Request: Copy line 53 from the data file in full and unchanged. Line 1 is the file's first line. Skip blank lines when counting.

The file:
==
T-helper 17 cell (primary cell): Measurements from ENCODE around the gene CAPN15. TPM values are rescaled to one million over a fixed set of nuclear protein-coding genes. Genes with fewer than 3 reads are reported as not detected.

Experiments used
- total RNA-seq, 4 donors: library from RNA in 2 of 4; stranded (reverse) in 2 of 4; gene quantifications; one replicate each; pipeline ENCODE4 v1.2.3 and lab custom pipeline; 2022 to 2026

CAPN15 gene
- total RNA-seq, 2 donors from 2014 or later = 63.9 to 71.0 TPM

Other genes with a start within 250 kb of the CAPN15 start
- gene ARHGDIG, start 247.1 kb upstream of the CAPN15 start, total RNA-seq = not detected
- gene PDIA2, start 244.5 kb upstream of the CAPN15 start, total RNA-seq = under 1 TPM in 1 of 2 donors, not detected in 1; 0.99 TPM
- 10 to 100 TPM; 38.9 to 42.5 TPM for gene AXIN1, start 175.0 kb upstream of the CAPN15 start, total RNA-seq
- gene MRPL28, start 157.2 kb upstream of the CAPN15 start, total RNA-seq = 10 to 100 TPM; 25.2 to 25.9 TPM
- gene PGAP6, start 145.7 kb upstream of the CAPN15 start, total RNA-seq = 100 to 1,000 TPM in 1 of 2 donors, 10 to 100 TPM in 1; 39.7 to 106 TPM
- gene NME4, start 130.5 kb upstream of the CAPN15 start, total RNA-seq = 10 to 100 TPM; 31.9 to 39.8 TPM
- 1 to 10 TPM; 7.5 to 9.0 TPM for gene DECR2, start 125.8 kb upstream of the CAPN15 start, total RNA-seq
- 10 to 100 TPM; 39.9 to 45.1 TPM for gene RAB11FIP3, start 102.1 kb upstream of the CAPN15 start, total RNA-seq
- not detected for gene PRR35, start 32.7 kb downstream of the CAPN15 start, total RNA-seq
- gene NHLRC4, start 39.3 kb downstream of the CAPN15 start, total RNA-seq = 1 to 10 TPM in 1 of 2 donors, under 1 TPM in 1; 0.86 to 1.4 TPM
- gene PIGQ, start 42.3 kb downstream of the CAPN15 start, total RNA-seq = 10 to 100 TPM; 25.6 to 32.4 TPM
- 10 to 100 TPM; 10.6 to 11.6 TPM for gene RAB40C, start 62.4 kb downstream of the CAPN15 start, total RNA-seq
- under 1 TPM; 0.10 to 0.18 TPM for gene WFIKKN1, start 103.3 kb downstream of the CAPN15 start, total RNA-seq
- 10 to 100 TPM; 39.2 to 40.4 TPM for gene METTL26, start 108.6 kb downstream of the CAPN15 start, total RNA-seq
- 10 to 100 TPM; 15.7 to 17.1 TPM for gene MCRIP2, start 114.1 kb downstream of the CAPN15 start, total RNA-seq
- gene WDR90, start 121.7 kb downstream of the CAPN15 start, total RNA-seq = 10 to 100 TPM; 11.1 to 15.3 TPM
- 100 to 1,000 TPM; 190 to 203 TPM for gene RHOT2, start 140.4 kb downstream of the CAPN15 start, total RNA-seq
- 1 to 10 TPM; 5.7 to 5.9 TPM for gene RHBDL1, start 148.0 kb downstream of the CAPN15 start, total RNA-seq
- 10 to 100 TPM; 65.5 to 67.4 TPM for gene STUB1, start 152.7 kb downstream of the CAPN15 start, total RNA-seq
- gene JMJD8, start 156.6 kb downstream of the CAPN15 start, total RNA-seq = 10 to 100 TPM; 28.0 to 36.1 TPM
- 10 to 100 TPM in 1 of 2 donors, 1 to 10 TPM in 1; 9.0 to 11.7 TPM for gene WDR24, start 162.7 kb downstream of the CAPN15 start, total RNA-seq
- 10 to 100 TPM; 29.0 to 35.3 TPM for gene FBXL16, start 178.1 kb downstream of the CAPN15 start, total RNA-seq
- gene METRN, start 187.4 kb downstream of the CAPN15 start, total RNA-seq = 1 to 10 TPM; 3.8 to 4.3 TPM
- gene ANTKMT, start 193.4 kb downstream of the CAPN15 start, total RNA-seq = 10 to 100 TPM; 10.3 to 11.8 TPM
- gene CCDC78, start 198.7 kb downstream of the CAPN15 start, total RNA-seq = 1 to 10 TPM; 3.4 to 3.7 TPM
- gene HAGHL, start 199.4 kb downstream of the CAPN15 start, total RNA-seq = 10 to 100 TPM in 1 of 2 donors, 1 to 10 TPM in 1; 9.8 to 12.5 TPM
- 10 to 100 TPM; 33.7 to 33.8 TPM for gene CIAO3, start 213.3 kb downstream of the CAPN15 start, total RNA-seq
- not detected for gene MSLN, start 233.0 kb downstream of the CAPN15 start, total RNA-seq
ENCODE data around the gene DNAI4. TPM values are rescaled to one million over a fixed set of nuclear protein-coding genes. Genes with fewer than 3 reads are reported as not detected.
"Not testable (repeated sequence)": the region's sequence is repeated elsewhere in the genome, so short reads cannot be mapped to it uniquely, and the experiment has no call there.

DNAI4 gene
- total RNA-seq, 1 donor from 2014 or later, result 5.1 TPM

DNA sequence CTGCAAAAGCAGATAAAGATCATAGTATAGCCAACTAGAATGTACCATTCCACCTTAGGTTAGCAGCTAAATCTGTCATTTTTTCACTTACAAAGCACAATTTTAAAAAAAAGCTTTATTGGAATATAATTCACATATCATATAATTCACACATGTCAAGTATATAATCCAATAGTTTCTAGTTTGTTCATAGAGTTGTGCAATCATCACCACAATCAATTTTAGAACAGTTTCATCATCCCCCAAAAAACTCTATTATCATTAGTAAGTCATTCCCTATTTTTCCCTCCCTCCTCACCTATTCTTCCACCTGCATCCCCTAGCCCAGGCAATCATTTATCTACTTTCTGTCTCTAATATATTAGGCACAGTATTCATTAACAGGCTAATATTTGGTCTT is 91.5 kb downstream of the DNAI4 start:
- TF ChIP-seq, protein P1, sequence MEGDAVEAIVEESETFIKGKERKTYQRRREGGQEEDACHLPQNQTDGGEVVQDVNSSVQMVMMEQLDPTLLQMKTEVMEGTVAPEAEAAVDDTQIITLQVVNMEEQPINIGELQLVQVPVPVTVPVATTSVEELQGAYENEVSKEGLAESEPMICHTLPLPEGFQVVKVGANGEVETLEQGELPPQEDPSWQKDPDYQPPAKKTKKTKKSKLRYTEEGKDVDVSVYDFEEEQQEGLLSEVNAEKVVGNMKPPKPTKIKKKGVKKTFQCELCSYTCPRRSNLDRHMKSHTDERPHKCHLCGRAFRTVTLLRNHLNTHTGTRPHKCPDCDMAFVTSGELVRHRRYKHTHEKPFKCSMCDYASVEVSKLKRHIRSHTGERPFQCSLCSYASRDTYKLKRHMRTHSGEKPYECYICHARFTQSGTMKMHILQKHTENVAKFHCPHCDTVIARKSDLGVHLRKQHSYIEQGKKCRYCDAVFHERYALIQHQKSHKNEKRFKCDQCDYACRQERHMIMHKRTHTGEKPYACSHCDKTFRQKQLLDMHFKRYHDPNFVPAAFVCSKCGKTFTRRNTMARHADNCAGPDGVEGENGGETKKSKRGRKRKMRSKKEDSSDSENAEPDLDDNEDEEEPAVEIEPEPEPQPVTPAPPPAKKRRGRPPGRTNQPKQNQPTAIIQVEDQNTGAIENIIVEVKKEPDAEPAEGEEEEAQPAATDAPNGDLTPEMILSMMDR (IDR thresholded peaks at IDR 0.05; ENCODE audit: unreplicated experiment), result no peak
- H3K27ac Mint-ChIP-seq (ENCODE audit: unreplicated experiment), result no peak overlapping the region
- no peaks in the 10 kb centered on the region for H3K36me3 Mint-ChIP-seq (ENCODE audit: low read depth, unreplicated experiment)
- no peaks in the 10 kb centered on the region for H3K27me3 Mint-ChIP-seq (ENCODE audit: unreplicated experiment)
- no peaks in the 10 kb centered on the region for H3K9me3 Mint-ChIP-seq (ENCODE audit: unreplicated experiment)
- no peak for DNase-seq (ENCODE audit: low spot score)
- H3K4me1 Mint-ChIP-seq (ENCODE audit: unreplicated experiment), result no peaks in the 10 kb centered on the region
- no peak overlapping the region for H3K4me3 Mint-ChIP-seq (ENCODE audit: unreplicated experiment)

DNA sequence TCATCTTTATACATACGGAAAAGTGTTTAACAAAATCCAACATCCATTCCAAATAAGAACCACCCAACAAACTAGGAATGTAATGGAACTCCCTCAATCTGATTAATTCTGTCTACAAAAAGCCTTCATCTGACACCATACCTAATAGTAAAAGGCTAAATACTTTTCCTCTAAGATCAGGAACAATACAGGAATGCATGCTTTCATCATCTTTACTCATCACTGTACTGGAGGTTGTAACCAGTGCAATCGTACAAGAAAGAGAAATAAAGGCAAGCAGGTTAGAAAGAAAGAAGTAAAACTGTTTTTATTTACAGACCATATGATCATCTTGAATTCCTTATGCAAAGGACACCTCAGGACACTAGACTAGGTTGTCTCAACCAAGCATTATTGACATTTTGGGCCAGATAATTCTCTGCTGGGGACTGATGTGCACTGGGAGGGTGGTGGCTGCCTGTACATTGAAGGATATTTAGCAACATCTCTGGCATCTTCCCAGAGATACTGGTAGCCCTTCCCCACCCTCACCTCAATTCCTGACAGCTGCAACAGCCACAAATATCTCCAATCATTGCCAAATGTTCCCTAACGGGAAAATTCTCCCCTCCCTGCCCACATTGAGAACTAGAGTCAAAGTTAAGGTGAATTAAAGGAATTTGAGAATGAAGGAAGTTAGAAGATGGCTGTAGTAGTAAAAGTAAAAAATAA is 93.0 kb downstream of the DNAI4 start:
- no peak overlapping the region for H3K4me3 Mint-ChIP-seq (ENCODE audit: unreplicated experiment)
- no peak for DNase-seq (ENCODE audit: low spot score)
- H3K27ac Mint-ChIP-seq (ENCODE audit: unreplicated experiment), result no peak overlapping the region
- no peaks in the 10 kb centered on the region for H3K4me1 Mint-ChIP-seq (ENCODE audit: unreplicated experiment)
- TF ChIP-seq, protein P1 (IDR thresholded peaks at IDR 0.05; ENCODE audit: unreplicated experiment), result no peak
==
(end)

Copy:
- TF ChIP-seq, protein P1 (IDR thresholded peaks at IDR 0.05; ENCODE audit: unreplicated experiment), result no peak